Meet Danielle Levin, Nurse Practitioner
Danielle Levin, certified registered nurse practitioner (CRNP), sees patients at Genuardi Family Foundation Maternity Health Center in Norristown and the Women’s Associates for Health Care in East Norriton. She earned her Master of Science in Nursing degree from Thomas Jefferson University to become a nurse practitioner. Before that, she completed her Bachelor of Science in Nursing degree at Drexel University. Levin also worked as an operating room nurse and a family therapist.
We talked with her recently about her career, her interests, and obstetrics and gynecology services at Einstein.
Q: How did you become a nurse practitioner?
A: My first degree was in psychology and I worked in family therapy in Norristown. When I thought about furthering my education, I knew I wanted a field that would let me help people, so I shifted gears and went to Drexel for my Bachelor of Science in Nursing. I was an operating room nurse for five years at Jefferson, where I worked on hysterectomies and other women’s health issues. When I later decided to go back to school to become a nurse practitioner, it made sense to specialize in women’s health.
Q: Why did you specifically choose obstetrics and gynecology?
A: My biggest love about OBGYN is that we don’t just see people when they’re sick. Our culture is trying to move to a health model that focuses on preventive medicine. I think women’s health started that. You come in when you’re well, not sick. Working in women’s health is great. It keeps my day very positive.
Q: Does your background in family therapy help in any way?
A: Oh, definitely. A lot of the work I do now focuses on counseling and education. My previous education and experiences make my work today easier, especially when talking about potentially sensitive issues.
Q: What do people want to know about working with a nurse practitioner?
A: You get a mix. Some people know what we do and some don’t. Nurse practitioners are very common today. They’ve been in family practice for years, but now you see them in specialties like cardiology, too.
People who are more familiar with medicine or who have been in the health care system know about nurse practitioners. We still get a fair number of people who only hear the “nurse” part of nurse practitioner. They expect to see a doctor before the visit ends. But I can make diagnoses and prescribe medicines. Some people actually prefer to see a nurse practitioner. Also, due to the doctor shortage, the need for nurse practitioners has increased. We help take the burden off the system. For example, people can make faster appointments for first-time and follow-up visits.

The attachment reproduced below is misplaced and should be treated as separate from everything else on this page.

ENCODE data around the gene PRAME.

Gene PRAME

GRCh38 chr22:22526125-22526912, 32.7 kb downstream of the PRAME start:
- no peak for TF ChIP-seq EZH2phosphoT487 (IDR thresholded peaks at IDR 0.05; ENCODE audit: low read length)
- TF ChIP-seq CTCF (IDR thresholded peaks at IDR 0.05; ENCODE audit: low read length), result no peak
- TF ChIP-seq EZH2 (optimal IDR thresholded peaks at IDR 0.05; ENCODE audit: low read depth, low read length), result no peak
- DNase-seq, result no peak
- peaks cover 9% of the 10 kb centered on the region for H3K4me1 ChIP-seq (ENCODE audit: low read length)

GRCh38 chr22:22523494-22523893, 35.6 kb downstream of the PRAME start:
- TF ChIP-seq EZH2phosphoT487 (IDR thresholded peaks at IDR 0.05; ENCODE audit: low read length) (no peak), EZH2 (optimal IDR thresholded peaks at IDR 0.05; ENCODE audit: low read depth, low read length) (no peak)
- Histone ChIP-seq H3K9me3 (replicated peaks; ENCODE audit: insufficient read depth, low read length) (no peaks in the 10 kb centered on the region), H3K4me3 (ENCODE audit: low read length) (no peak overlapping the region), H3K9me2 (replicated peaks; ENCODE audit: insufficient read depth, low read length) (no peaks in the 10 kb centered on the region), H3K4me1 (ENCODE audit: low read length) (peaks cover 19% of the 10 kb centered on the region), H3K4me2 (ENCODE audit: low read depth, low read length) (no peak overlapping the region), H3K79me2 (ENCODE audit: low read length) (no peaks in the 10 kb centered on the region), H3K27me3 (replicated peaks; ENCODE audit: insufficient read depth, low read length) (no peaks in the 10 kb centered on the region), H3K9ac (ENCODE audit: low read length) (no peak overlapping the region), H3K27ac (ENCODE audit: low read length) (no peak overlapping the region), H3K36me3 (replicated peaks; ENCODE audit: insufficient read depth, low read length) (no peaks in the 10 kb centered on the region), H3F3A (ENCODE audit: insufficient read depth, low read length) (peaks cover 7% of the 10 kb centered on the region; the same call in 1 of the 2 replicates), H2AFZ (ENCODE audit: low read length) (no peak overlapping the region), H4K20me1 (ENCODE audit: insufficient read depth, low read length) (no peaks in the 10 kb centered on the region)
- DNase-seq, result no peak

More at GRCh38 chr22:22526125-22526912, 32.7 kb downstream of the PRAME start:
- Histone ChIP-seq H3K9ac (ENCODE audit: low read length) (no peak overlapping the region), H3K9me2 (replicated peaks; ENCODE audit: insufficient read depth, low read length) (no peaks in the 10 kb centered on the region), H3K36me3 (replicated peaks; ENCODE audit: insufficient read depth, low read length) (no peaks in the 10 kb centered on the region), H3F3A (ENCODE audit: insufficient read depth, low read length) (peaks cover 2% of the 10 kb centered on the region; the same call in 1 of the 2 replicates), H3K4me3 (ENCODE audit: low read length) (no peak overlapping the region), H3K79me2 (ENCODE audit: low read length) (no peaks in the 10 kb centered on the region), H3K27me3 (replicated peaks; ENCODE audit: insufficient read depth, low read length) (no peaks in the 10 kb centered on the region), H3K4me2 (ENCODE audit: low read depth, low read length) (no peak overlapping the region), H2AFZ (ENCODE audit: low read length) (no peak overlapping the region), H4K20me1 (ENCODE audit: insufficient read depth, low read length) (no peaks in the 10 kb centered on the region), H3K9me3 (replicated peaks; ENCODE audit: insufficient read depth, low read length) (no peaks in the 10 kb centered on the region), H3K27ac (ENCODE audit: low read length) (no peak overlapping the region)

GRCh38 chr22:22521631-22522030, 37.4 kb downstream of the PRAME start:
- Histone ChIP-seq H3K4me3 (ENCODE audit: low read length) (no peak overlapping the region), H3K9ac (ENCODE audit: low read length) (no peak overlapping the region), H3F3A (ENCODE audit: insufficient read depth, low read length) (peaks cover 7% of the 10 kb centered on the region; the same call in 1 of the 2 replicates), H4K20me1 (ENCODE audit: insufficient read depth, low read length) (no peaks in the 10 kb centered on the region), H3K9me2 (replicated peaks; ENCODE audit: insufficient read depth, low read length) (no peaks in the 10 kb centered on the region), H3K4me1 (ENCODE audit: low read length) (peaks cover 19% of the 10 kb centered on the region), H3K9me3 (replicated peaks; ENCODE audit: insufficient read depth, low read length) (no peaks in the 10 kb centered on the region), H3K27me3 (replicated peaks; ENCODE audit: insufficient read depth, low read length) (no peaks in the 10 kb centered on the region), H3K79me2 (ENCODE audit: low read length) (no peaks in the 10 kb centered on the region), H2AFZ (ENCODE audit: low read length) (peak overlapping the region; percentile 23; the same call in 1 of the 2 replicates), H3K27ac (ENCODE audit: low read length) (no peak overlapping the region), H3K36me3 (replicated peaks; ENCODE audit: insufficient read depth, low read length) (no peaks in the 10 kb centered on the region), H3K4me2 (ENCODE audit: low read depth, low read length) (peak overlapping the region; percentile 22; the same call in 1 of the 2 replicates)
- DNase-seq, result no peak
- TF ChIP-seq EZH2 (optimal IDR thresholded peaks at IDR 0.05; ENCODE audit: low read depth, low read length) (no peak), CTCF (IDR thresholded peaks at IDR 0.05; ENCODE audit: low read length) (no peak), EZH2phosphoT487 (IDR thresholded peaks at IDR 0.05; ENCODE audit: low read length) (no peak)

Q: How did you come to Einstein Medical Center Montgomery?
A: It was a combination of things. I worked with Dr. Cheung Kim, the Chief of Obstetrics and Gynecology at Einstein Medical Center Montgomery, when I was at Jefferson. So when he mentioned Einstein was growing a practice, I was very interested. Plus, I live local to the area, and I really like the quaintness of our center. We give the same care that people find in the city, but we’re much smaller, with less hustle and bustle.
Q: What sort of diagnoses and treatment do you provide?
A: It’s about a 50-50 split between obstetrics and gynecology. In obstetrics, I see everything from a first-time pregnancy to a routine pregnancy to high-risk patients with multiple chronic conditions. On the gynecology side, I see women for their annual well exams, I work with infertility issues, and I treat common things like polycystic ovarian syndrome and vaginitis.
Q: What do you like about the work you do?
A: I get to develop close bonds in obstetrics. I helped one woman when she was trying to conceive, then she came back for her obstetrics visits, then back again to Einstein Montgomery to deliver her baby. I don’t actually do deliveries, but then I followed up with her postpartum care. That’s rare to be with someone through the whole lifecycle, but it was really wonderful.
One thing I like about this specialty is that obstetrics is mostly about sharing good news. We get to tell people, “You’re pregnant” or “Your well exams look great.” Of course, there are tough times, but bad news is the exception, not the rule.
Q: Who was your greatest influence?
A: Probably my mom. My dad had to retire at an early age and my mom held down the fort for my family. Her work ethic was amazing. She earned her master’s degree with three kids. She was such a good model to follow when I went back to school. My mom taught me that it might not always be the easiest path, but if you want it and believe it, then you can do it.
Q: Who is the person you would most like to meet?
A: I would say Ellen DeGeneres or Michelle Obama. One for pleasure and one for business! Both are fascinating people. I’d talk all day with them if they’d let me.
Q: What is something people might not know about you?
A: I love sports. I grew up playing sports and I follow all the Philly teams. I like watching the Eagles and Sixers and going to games when I can.